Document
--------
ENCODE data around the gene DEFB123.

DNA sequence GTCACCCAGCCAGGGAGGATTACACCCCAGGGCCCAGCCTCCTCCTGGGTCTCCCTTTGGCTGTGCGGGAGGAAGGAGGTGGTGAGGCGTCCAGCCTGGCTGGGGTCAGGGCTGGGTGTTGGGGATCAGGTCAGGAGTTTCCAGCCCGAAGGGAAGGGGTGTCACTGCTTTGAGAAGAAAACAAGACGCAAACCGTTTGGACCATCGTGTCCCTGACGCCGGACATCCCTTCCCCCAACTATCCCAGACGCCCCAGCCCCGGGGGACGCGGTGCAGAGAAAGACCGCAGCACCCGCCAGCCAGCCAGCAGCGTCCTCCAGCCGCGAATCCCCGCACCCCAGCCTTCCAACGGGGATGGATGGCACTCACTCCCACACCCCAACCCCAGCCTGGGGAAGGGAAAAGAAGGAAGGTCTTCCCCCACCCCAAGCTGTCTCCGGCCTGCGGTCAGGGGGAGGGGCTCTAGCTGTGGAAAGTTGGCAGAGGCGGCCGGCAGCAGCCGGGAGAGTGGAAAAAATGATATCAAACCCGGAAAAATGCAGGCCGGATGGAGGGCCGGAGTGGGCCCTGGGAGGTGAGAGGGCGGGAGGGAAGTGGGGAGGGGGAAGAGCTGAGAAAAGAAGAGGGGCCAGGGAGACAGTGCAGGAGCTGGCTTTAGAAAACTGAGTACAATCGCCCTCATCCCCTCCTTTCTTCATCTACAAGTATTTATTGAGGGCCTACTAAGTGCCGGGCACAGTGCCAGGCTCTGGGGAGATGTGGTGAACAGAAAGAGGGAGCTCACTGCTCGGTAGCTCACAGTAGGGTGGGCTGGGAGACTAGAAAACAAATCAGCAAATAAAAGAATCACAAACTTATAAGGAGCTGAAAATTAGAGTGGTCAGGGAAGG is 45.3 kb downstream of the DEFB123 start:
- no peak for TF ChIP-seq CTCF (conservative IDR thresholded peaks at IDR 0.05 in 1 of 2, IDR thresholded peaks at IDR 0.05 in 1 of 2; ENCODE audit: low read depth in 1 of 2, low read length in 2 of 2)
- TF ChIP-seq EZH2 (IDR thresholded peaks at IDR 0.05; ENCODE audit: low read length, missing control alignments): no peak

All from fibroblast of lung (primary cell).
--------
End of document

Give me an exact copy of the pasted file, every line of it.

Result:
ENCODE data around the gene DEFB123.

DNA sequence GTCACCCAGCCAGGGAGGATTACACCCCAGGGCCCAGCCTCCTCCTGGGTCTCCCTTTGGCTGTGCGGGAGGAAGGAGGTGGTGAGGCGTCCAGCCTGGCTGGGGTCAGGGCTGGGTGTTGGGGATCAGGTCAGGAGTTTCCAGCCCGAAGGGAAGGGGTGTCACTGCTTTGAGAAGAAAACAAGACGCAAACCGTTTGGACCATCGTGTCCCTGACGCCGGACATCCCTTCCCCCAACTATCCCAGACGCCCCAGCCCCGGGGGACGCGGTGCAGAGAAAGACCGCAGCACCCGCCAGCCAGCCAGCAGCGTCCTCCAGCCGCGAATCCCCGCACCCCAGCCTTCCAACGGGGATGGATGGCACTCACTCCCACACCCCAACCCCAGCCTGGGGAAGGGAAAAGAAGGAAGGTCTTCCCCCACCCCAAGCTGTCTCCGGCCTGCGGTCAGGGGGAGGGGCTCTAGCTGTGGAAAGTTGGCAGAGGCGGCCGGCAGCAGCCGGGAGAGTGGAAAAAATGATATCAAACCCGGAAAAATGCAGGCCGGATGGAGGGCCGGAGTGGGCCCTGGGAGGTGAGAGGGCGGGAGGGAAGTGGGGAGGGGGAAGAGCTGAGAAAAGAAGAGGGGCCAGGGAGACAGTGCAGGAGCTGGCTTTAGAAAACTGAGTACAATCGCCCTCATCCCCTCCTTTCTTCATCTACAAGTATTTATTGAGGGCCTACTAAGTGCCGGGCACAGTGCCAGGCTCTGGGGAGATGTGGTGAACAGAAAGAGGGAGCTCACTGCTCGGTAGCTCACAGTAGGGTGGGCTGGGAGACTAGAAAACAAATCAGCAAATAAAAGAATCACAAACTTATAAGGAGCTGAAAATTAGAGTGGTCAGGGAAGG is 45.3 kb downstream of the DEFB123 start:
- no peak for TF ChIP-seq CTCF (conservative IDR thresholded peaks at IDR 0.05 in 1 of 2, IDR thresholded peaks at IDR 0.05 in 1 of 2; ENCODE audit: low read depth in 1 of 2, low read length in 2 of 2)
- TF ChIP-seq EZH2 (IDR thresholded peaks at IDR 0.05; ENCODE audit: low read length, missing control alignments): no peak

All from fibroblast of lung (primary cell).